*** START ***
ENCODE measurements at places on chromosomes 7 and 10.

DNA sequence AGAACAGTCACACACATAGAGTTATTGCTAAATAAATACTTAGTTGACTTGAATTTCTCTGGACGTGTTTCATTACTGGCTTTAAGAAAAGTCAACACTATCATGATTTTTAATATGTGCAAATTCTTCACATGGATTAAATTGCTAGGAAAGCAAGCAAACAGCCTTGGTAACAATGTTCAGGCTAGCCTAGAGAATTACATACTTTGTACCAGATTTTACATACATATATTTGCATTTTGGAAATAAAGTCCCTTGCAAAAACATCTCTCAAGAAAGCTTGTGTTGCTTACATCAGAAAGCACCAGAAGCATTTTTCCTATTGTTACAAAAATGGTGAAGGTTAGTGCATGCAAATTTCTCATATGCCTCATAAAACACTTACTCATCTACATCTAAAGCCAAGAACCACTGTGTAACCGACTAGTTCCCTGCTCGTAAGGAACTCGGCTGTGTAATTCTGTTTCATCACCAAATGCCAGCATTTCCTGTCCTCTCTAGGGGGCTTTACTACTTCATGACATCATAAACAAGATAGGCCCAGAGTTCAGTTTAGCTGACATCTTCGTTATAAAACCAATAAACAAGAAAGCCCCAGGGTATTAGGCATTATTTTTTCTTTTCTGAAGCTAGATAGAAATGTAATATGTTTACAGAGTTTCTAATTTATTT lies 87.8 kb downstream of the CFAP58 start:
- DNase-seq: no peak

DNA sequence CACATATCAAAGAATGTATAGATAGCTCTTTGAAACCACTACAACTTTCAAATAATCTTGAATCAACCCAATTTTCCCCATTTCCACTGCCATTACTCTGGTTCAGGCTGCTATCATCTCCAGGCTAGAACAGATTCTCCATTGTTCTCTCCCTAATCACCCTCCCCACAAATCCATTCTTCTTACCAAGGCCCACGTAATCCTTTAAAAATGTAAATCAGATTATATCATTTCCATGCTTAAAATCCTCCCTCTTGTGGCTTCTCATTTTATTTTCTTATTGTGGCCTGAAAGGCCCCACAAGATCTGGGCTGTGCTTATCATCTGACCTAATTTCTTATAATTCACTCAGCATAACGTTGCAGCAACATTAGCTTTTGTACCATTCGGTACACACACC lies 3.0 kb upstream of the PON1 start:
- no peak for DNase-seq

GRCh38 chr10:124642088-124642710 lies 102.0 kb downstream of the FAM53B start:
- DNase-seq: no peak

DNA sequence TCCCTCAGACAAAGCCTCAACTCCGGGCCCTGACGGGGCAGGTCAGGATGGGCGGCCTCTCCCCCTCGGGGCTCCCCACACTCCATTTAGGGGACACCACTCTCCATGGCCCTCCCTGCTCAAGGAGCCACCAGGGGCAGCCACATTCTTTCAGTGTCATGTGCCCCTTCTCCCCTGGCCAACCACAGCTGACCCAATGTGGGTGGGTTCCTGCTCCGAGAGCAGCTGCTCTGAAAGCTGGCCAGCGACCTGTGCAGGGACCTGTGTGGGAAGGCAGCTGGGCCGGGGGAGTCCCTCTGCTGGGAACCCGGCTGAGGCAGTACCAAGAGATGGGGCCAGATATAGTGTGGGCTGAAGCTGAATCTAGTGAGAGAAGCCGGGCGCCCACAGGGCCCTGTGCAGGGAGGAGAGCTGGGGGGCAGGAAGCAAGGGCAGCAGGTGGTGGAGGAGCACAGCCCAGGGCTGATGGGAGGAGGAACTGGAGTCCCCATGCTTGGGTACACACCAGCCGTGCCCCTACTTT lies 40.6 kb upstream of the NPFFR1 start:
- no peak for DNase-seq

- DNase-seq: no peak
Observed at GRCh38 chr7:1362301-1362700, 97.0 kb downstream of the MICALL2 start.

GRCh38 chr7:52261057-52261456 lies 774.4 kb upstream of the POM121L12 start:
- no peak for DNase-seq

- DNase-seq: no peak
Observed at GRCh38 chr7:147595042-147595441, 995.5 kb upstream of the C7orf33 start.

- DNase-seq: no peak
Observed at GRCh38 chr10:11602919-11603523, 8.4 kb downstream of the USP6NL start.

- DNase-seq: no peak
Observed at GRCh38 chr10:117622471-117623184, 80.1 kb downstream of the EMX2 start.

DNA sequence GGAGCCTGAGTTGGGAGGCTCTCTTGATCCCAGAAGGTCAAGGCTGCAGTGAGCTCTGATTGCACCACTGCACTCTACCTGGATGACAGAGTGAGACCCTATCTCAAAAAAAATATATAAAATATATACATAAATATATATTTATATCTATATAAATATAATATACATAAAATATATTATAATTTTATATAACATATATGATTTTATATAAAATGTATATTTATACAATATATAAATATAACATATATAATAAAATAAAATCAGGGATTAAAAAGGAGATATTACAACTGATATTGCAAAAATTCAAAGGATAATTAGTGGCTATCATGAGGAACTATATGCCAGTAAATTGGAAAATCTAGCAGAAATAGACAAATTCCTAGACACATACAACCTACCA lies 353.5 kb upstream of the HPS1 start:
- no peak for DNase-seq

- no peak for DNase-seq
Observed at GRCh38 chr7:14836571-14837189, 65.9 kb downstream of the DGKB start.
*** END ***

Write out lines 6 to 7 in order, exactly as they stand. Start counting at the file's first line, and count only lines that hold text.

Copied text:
GRCh38 chr10:124642088-124642710 lies 102.0 kb downstream of the FAM53B start:
- DNase-seq: no peak